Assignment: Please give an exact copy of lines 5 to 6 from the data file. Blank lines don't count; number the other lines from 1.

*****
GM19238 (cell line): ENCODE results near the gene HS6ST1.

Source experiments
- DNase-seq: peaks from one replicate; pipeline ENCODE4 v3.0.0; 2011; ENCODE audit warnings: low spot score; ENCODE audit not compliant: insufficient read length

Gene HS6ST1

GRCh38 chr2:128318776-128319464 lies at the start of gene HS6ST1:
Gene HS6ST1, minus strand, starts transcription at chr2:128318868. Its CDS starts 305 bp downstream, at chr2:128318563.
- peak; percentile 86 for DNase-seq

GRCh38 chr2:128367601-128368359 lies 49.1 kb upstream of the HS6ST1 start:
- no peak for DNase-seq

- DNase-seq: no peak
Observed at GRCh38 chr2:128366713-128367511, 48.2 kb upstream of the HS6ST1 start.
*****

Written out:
GRCh38 chr2:128318776-128319464 lies at the start of gene HS6ST1:
Gene HS6ST1, minus strand, starts transcription at chr2:128318868. Its CDS starts 305 bp downstream, at chr2:128318563.